(Why, oh why, is this couple of 40 years separating?)
Many were shocked to hear of the separation of former Vice-President Al Gore and his wife, Tipper Gore. Forty years of marriage ending in divorce, a phenomenon that is becoming more and more common.
Many were distressed about this news. Forty years of marriage and they are giving it up? Why? What for? How could they? What about the children?
Many were apathetic. Who cares? They’re wealthy and famous, they’ll be fine.
Many were catty and wanted to know WHY. “He must have had an affair, surely he had an affair.”
This curiosity, distress, cynicism and maliciousness are all normal reactions by human beings who want to know why anyone would seriously consider divorce after forty years.
These responses do not extend only to the famous. When I went through my divorce ten years ago, people I hadn’t heard from in years were suddenly calling me in droves. They called so much I would be relieved to find the occasional telemarketer on the other end.
At first, I was innocent and naïve and was touched by these phone calls. Divorce is a lonely matter and I grabbed onto these connections like a love-sick teenager.
However, it soon became clear to me that none of these people were interested in me and how I was doing. They wanted the scoop, the dirt, the “facts”, and the reasons. Lord did they want to know the reasons.
If I’ve learned one thing from my own divorce and the many couples I’ve worked with over the years, no one seems to be able to agree on why the divorce happened, especially the couple themselves! Each person has their story and because our culture is so ridiculously judgmental and nosey (there's a reason "People Magazine" has been in business for 35 years), the story had better sound good lest we end up looking bad, immoral, lazy or morally corrupt.
One of the things about divorce that sucks so much is how much judgment there is. The divorce wounds are deep and raw, and the continual assumptions made by others, often by friends and relatives, are like pouring salt to the wound.
It seems that our culture...we...us...demands that someone needs to be blamed when two people divorce. Or if they divorce, there needs to be an “acceptable” reason for the divorce.
There must be infidelity, abuse or mental illness. And even if those elements are present, there still needs to be more blame. “Couldn’t you have worked it out? Couldn't you have gotten her into treatment? Couldn't you have forgiven?”
In the movie “It’s Complicated” (and believe me, it is), Meryl Streep’s character wisely tells her widowed friend she is lucky her husband died. Sound insensitive? Maybe, but it’s the truth. In our culture, it’s much better to be the grieving widow than the immoral divorcee.
So the Puritanical attitudes towards divorce stubbornly persist. Odd given that almost half of adults end up divorced at some point in their lifetime.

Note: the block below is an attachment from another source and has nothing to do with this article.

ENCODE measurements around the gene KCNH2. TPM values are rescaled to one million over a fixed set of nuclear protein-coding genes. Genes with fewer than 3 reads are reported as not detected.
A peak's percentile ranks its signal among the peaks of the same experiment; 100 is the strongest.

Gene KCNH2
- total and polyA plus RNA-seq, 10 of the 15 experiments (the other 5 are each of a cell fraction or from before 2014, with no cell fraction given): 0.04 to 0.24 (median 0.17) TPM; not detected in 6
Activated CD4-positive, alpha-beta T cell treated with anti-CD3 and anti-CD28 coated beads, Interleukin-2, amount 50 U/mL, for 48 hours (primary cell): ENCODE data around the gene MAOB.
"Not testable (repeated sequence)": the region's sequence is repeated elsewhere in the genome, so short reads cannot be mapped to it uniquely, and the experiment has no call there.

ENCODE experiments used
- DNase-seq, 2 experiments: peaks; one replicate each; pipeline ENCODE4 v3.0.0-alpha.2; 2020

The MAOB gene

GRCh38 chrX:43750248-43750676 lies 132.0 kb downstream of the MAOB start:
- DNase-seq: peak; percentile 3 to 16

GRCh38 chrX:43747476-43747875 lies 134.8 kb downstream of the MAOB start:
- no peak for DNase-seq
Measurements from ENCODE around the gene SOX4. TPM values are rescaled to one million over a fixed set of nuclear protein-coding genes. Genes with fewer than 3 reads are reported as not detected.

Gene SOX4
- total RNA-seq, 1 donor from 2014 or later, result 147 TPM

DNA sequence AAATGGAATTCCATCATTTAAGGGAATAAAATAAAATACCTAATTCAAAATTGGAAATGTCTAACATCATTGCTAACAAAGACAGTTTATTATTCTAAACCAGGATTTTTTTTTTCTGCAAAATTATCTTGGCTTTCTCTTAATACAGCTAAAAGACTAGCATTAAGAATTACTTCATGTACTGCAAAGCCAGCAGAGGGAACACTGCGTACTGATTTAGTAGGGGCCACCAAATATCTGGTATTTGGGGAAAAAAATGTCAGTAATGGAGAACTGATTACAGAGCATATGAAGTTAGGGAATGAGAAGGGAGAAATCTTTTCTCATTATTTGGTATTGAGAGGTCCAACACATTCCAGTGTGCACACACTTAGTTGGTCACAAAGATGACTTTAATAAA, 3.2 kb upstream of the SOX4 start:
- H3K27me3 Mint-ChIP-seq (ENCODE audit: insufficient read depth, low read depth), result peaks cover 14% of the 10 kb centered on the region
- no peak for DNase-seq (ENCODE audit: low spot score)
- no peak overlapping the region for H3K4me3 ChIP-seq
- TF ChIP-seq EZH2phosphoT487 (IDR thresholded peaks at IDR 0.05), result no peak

Is it so difficult for us to grasp that some marriages have a lifetime within a lifetime?
Is it so difficult for us to grasp that perhaps people divorce because the marriage is no longer what is ultimately best for them? That they want to pursue their own dreams, their own goals without being tethered to another?
Is it so difficult to grasp that those who remain married, yet unhappy, do a terrible disservice to their children by modeling marriage as something one must endure, tolerate because “it’s best for the children”?
Back to the Gores. I don’t have a clue as to why they are divorcing and I don’t care. It’s none of my business. But I do have this to say.
Is it so difficult to look at the glass half full when it comes to the 40 year marriage of the Gores?
Can we say, “Good job for being married for 40 years, having four children and raising them in the best way that you could!”?
Can we say, “Being married for 40 years is something to be proud of. You two went through a lot of crazy tough times and good for you for staying together all those years.”
The Gore’s divorce will never negate the union they had for forty years. It will not negate the love they once had (and possibly still do) and the family they created.
The Gores may stop being a married couple, but they will always be the parents together with their four children.
Like marriage, divorce isn’t going anywhere. Next time your friend, relative, acquaintance or what not divorces, have some compassion and mind your own business. Keep in mind that most people agonize, often for years, about the decision to divorce.
Instead of assuming the worst, assume the best. If you had known me when I divorced, you would have been stunned, shocked. I was a living billboard for "family values". I have experienced no greater grief than the changing of the structure of my family…of giving up the “mommy and the daddy living together in the house with their children”.
Divorce is a death, a loss. And as such, those who go through it deserve to grieve with dignity and support.
It’s about damn time we start normalizing divorce and quit looking for salacious juicy tidbits to falsely help us feel better than, superior to, above…”them”.
After all, wise, intelligent, thoughtful people divorce every day. And the Gores are no different than them.